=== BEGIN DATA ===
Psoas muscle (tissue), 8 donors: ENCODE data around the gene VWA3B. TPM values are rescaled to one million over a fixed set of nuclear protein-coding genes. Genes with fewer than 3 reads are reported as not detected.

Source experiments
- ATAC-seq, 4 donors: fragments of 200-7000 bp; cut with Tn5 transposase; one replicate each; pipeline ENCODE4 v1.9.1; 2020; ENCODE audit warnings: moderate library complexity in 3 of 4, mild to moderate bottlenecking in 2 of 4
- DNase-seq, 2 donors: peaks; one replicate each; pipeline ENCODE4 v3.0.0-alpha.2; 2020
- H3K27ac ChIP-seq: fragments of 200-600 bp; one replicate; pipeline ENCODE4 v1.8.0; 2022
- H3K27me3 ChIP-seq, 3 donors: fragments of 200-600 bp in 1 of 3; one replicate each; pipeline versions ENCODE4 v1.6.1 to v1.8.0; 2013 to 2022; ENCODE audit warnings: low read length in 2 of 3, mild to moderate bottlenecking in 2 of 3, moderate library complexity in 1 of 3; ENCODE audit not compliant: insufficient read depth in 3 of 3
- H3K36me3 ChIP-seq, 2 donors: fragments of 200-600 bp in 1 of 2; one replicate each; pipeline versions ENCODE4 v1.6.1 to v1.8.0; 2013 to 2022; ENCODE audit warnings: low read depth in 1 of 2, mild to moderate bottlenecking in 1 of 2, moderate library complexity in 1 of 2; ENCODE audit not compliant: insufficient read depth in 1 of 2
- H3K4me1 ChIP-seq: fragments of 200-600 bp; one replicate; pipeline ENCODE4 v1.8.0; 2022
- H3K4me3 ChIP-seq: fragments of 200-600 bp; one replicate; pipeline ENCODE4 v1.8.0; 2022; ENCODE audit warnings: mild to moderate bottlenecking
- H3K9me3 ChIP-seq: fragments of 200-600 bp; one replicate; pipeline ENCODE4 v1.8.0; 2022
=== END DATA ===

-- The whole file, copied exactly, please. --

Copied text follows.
Psoas muscle (tissue), 8 donors: ENCODE data around the gene VWA3B. TPM values are rescaled to one million over a fixed set of nuclear protein-coding genes. Genes with fewer than 3 reads are reported as not detected.

Source experiments
- ATAC-seq, 4 donors: fragments of 200-7000 bp; cut with Tn5 transposase; one replicate each; pipeline ENCODE4 v1.9.1; 2020; ENCODE audit warnings: moderate library complexity in 3 of 4, mild to moderate bottlenecking in 2 of 4
- DNase-seq, 2 donors: peaks; one replicate each; pipeline ENCODE4 v3.0.0-alpha.2; 2020
- H3K27ac ChIP-seq: fragments of 200-600 bp; one replicate; pipeline ENCODE4 v1.8.0; 2022
- H3K27me3 ChIP-seq, 3 donors: fragments of 200-600 bp in 1 of 3; one replicate each; pipeline versions ENCODE4 v1.6.1 to v1.8.0; 2013 to 2022; ENCODE audit warnings: low read length in 2 of 3, mild to moderate bottlenecking in 2 of 3, moderate library complexity in 1 of 3; ENCODE audit not compliant: insufficient read depth in 3 of 3
- H3K36me3 ChIP-seq, 2 donors: fragments of 200-600 bp in 1 of 2; one replicate each; pipeline versions ENCODE4 v1.6.1 to v1.8.0; 2013 to 2022; ENCODE audit warnings: low read depth in 1 of 2, mild to moderate bottlenecking in 1 of 2, moderate library complexity in 1 of 2; ENCODE audit not compliant: insufficient read depth in 1 of 2
- H3K4me1 ChIP-seq: fragments of 200-600 bp; one replicate; pipeline ENCODE4 v1.8.0; 2022
- H3K4me3 ChIP-seq: fragments of 200-600 bp; one replicate; pipeline ENCODE4 v1.8.0; 2022; ENCODE audit warnings: mild to moderate bottlenecking
- H3K9me3 ChIP-seq: fragments of 200-600 bp; one replicate; pipeline ENCODE4 v1.8.0; 2022